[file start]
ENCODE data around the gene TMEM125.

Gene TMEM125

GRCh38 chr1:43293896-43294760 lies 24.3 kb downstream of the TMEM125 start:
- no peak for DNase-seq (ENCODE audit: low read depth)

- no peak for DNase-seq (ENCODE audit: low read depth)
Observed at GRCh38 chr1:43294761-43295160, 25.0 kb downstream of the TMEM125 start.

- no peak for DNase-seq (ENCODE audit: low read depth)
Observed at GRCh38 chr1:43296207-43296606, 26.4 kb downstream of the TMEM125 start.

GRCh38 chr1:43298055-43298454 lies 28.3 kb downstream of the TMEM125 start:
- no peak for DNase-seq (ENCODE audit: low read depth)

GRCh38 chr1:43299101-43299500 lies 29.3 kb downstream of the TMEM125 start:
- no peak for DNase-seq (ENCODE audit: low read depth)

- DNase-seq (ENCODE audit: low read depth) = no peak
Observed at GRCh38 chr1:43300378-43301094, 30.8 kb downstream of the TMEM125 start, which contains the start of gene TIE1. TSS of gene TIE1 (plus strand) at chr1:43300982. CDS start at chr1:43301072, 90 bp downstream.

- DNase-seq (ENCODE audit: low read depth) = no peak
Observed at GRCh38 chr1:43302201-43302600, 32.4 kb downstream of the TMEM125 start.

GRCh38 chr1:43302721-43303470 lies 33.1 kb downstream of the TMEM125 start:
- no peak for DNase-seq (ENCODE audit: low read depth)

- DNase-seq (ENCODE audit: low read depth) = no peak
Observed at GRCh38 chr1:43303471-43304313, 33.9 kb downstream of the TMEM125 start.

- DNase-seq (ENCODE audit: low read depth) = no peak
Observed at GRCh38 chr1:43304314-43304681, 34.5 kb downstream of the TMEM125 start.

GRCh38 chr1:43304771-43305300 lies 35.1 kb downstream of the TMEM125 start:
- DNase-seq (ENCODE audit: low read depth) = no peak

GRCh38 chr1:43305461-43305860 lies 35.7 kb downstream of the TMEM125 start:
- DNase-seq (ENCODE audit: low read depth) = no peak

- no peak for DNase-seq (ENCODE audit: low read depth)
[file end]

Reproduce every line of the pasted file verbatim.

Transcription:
ENCODE data around the gene TMEM125.

Gene TMEM125

GRCh38 chr1:43293896-43294760 lies 24.3 kb downstream of the TMEM125 start:
- no peak for DNase-seq (ENCODE audit: low read depth)

- no peak for DNase-seq (ENCODE audit: low read depth)
Observed at GRCh38 chr1:43294761-43295160, 25.0 kb downstream of the TMEM125 start.

- no peak for DNase-seq (ENCODE audit: low read depth)
Observed at GRCh38 chr1:43296207-43296606, 26.4 kb downstream of the TMEM125 start.

GRCh38 chr1:43298055-43298454 lies 28.3 kb downstream of the TMEM125 start:
- no peak for DNase-seq (ENCODE audit: low read depth)

GRCh38 chr1:43299101-43299500 lies 29.3 kb downstream of the TMEM125 start:
- no peak for DNase-seq (ENCODE audit: low read depth)

- DNase-seq (ENCODE audit: low read depth) = no peak
Observed at GRCh38 chr1:43300378-43301094, 30.8 kb downstream of the TMEM125 start, which contains the start of gene TIE1. TSS of gene TIE1 (plus strand) at chr1:43300982. CDS start at chr1:43301072, 90 bp downstream.

- DNase-seq (ENCODE audit: low read depth) = no peak
Observed at GRCh38 chr1:43302201-43302600, 32.4 kb downstream of the TMEM125 start.

GRCh38 chr1:43302721-43303470 lies 33.1 kb downstream of the TMEM125 start:
- no peak for DNase-seq (ENCODE audit: low read depth)

- DNase-seq (ENCODE audit: low read depth) = no peak
Observed at GRCh38 chr1:43303471-43304313, 33.9 kb downstream of the TMEM125 start.

- DNase-seq (ENCODE audit: low read depth) = no peak
Observed at GRCh38 chr1:43304314-43304681, 34.5 kb downstream of the TMEM125 start.

GRCh38 chr1:43304771-43305300 lies 35.1 kb downstream of the TMEM125 start:
- DNase-seq (ENCODE audit: low read depth) = no peak

GRCh38 chr1:43305461-43305860 lies 35.7 kb downstream of the TMEM125 start:
- DNase-seq (ENCODE audit: low read depth) = no peak

- no peak for DNase-seq (ENCODE audit: low read depth)